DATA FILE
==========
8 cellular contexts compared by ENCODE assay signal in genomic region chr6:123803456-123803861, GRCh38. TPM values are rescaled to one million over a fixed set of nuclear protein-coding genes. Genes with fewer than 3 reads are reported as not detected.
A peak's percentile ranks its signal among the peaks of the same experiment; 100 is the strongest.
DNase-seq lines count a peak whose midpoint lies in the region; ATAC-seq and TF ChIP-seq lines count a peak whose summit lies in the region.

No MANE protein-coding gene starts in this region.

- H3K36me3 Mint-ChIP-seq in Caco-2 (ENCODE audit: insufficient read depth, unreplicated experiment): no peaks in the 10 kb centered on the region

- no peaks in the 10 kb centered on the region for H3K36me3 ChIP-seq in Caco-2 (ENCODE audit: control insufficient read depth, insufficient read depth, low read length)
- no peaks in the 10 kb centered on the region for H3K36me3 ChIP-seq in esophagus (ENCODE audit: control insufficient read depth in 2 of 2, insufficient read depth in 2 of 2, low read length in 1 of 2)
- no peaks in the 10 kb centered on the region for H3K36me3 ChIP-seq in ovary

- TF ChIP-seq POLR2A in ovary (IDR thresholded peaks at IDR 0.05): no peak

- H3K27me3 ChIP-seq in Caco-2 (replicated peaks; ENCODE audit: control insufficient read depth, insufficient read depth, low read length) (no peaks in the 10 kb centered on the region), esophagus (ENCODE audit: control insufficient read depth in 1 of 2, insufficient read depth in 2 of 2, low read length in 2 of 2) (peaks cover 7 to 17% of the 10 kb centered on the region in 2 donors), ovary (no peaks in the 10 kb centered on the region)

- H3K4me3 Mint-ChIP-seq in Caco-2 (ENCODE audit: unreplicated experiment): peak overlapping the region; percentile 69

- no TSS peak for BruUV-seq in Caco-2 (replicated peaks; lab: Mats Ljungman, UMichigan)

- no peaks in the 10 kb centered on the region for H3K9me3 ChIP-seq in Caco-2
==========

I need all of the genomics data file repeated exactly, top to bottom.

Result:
8 cellular contexts compared by ENCODE assay signal in genomic region chr6:123803456-123803861, GRCh38. TPM values are rescaled to one million over a fixed set of nuclear protein-coding genes. Genes with fewer than 3 reads are reported as not detected.
A peak's percentile ranks its signal among the peaks of the same experiment; 100 is the strongest.
DNase-seq lines count a peak whose midpoint lies in the region; ATAC-seq and TF ChIP-seq lines count a peak whose summit lies in the region.

No MANE protein-coding gene starts in this region.

- H3K36me3 Mint-ChIP-seq in Caco-2 (ENCODE audit: insufficient read depth, unreplicated experiment): no peaks in the 10 kb centered on the region

- no peaks in the 10 kb centered on the region for H3K36me3 ChIP-seq in Caco-2 (ENCODE audit: control insufficient read depth, insufficient read depth, low read length)
- no peaks in the 10 kb centered on the region for H3K36me3 ChIP-seq in esophagus (ENCODE audit: control insufficient read depth in 2 of 2, insufficient read depth in 2 of 2, low read length in 1 of 2)
- no peaks in the 10 kb centered on the region for H3K36me3 ChIP-seq in ovary

- TF ChIP-seq POLR2A in ovary (IDR thresholded peaks at IDR 0.05): no peak

- H3K27me3 ChIP-seq in Caco-2 (replicated peaks; ENCODE audit: control insufficient read depth, insufficient read depth, low read length) (no peaks in the 10 kb centered on the region), esophagus (ENCODE audit: control insufficient read depth in 1 of 2, insufficient read depth in 2 of 2, low read length in 2 of 2) (peaks cover 7 to 17% of the 10 kb centered on the region in 2 donors), ovary (no peaks in the 10 kb centered on the region)

- H3K4me3 Mint-ChIP-seq in Caco-2 (ENCODE audit: unreplicated experiment): peak overlapping the region; percentile 69

- no TSS peak for BruUV-seq in Caco-2 (replicated peaks; lab: Mats Ljungman, UMichigan)

- no peaks in the 10 kb centered on the region for H3K9me3 ChIP-seq in Caco-2